Bake McBride

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Bake McBride
Right fielder / Center fielder
Born: (1949-02-03) February 3, 1949 (age 65)
Fulton, Missouri
Batted: Left Threw: Right
MLB debut
July 26, 1973 for the St. Louis Cardinals
Last MLB appearance
October 1, 1983 for the Cleveland Indians
Career statistics
Batting average .299
Hits 1,153
Runs batted in 430
Teams
Career highlights and awards

Arnold Ray "Bake" McBride (born February 3, 1949), also nicknamed "Shake n' Bake" and "The Callaway Kid", is a former Major League Baseball outfielder, known primarily as a member of the Philadelphia Phillies' teams of the late 1970s and early 1980s. Selected in the 37th round in 1970 as the 811th player,[1] he made his major league debut for the St. Louis Cardinals in 1974, finishing the season with 173 base hits, 30 stolen bases, and a .309 batting average, and was named the National League's Rookie of the Year, the first Cardinal to earn the award since Bill Virdon in 1955. On June 15, 1977, McBride was traded, with Steve Waterbury, by the St. Louis Cardinals to the Phillies for Tom Underwood, Dane Iorg, and Rick Bosetti. It was with the Phillies in which he won the 1980 World Series. On February 16, 1982, McBride was traded to the Cleveland Indians for Sid Monge. On November 7, 1983, he was granted free agency, but chose to retire from baseball.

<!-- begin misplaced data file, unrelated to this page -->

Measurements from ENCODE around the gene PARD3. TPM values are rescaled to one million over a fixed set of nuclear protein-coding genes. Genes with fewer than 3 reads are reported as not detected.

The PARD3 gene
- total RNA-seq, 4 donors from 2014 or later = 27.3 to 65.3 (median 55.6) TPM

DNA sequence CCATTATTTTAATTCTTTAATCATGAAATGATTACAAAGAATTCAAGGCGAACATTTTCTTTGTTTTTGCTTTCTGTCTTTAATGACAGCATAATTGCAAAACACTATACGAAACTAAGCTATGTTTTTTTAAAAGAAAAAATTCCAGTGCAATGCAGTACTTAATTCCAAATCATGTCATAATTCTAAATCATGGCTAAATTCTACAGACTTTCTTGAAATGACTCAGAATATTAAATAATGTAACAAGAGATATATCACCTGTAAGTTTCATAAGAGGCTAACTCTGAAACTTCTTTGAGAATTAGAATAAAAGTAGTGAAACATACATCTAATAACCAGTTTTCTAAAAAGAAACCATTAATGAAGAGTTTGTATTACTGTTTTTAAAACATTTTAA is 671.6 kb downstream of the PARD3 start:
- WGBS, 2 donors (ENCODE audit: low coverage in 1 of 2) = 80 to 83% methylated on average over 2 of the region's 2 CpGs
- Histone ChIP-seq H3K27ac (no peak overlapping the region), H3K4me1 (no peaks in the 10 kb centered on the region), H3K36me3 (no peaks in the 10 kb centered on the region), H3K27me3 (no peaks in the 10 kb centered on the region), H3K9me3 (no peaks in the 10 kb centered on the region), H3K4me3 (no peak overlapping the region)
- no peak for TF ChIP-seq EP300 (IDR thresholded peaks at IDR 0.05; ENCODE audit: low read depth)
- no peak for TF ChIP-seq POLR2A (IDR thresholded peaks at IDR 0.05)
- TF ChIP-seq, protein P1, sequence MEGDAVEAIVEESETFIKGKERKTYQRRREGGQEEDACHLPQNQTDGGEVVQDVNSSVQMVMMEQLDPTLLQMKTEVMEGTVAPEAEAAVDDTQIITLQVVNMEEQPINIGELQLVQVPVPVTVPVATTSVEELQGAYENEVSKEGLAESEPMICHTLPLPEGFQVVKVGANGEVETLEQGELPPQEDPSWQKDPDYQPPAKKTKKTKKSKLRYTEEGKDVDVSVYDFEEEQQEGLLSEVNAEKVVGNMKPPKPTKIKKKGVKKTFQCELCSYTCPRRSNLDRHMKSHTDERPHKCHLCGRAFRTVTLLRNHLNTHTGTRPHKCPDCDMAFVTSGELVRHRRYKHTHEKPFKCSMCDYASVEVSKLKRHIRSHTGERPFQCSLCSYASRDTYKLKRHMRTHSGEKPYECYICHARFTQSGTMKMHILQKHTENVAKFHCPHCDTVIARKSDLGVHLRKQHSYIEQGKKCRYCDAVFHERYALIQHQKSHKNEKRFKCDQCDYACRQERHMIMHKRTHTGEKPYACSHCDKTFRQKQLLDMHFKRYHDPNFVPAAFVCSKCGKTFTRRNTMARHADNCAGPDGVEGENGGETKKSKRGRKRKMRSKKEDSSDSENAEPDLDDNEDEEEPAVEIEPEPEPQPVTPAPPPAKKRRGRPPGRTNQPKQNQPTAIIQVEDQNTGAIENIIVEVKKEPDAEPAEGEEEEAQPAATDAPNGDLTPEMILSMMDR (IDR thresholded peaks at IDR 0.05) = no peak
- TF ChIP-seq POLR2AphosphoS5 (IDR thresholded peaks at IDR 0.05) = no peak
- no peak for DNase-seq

Trivia[edit]

While getting set in the batter's box, McBride would routinely scuff the dirt around to such a degree that parts of the chalk lines could no longer be seen.[citation needed]

Noted for his speed, this helped him excel in other sports. According to Westminster College, he participated in baseball, basketball, and track during his two years at Westminster, where he holds the school record in the 200-meter dash.

He scored the winning run in a 25-inning game versus the New York Mets, advancing around the bases from first on a botched pick-off throw.[2]

His nephew Joe McBride is a jazz keyboardist and singer.[3]

References[edit]

  1. ^ Cardinals' Media Relations, ed. (2001). St. Louis Cardinals 2001 Media Guide. Hadler Printing Company. pp. D–18. 
  2. ^ "St. Louis Cardinals 4, New York Mets 3". retrosheet.org. September 11, 1974. Retrieved November 30, 2014. [On the play, second base] umpire Bob Engel called a balk[,] but a recent rule change allowed advances on an overthrow; previously ball was dead on a balk unless it was put in play. 
  3. ^ Hogan, Ed. "Joe McBride". allmusic.com. All Media Network, LLC. Retrieved November 30, 2014. 

External links[edit]